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Figure 4. Microglial inflammatory-induced multinucleation is not because of fusion or phagocytosis. (a) Bright field and fluorescent images of multinucleation in BV-2 stained with Hoechst (blue; nuclei) and one of two cytosolic stains, either 50 μM 5-(and-6)-carboxytetramethylrhodamine succinimidyl ester (TAMRA; red; BV-2 A) or 5 μM 5(6)-carboxyfluorescein diacetate-N-succinimidyl ester (CFSE; green; BV-2 B). I–Phagocytic events occur in mononucleate and multinucleate cells, visible as distinct punctate TAMRA or CFSE staining in cells of the other colour. II–Brief treatment with polyethylene glycol (PEG) induces multinucleation by fusion between differentially stained BV-2 A and BV-2 B cells, visible as homogenous overlapping TAMRA and CFSE staining. III–Stimulation with lipopolysaccharide (LPS; 100 ng/mL) for 24 h induces multinucleation without fusion or phagocytosis as cells stain evenly for either TAMRA or CFSE and no hybrid multinucleate cells are formed. Representative images; scale bar = 20 μm. (b) Stimulation of a mixed population of BV-2, stained either with TAMRA or CFSE, with LPS or phorbol myristate acetate (PMA; 100 ng/mL) for 24 h produces no hybrid cells, whilst PEG induces fusion and produces a new population of double positive TAMRA and CFSE stained cells. *p < 0.05 TAMRA versus TAMRA untreated; ##/###p < 0.01/0.001 CFSE versus CFSE untreated;~~~p < 0.001 TAMRA & CFSE versus TAMRA & CFSE untreated. (c) Treatment with the actin polymerisation inhibitor cytochalasin D (Cytoch D; 0.5 μM) for 24 h induces marked multinucleation. ***p < 0.001 versus untreated. Data shown are means ± SEM for at least three independent experiments.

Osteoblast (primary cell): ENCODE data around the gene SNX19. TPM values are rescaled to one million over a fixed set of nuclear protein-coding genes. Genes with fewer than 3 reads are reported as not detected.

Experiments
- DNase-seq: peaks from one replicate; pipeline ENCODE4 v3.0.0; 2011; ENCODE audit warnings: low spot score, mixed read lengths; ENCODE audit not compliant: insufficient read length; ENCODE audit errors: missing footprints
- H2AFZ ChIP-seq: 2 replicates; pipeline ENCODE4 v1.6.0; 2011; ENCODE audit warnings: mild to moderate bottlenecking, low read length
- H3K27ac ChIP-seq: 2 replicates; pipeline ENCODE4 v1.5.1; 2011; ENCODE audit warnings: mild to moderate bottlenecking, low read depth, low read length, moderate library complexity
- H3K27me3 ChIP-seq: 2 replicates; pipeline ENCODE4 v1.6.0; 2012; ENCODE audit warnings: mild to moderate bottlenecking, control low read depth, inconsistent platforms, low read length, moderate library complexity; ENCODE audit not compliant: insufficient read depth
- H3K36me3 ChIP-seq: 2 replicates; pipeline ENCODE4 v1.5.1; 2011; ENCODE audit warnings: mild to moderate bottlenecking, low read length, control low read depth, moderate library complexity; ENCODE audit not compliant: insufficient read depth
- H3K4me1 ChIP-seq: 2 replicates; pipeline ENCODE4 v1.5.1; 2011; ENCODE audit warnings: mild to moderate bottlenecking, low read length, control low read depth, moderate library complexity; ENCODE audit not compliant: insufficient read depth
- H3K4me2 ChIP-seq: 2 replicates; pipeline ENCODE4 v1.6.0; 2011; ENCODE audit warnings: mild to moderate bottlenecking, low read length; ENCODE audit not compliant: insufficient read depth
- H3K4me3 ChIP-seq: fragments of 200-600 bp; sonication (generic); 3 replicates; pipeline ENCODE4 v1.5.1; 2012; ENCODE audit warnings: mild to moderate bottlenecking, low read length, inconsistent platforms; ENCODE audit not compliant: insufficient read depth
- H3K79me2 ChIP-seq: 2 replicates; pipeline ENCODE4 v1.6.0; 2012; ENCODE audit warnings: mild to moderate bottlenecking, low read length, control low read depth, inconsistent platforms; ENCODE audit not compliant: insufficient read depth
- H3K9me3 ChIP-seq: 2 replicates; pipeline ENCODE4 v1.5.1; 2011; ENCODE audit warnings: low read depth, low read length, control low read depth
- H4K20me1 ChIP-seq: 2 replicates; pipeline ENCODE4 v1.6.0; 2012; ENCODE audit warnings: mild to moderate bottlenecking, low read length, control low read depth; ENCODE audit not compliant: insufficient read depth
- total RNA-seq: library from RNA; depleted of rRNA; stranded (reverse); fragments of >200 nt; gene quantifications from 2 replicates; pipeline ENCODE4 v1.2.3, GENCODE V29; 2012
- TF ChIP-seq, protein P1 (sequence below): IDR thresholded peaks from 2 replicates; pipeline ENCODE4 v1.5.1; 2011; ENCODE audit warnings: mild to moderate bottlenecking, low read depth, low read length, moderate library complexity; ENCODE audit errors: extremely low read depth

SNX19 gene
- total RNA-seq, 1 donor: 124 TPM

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As we saw phagocytic events and activated microglia are able to phagocytose live cells (Brown and Neher 2012), we examined whether phagocytosed nuclei might be preserved in the phagocytic cell, thereby producing a multinucleate phenotype. We treated mixed cultures prior to induction of multinucleation with two different phagocytosis inhibitors, MRS2578 and cyclo (Arg-Gly-Asp-D-Phe-Val) (cRGDfV), which have previously been shown to block microglial phagocytosis (Koizumi et al. 2007; Neher et al. 2011), including BV-2 phagocytosis of other BV-2 cells (unpublished data). Addition of the inhibitors MRS2578 (1 μM) and cRGDfV (50 μM) did not affect multinucleation (multinucleate BV-2 cells untreated = 100%; LPS = 161% ± 13%; LPS + cRGDfV = 167% ± 21%; LPS + MRS2578 = 159% ± 19%), indicating that phagocytosis does not contribute to multinucleation.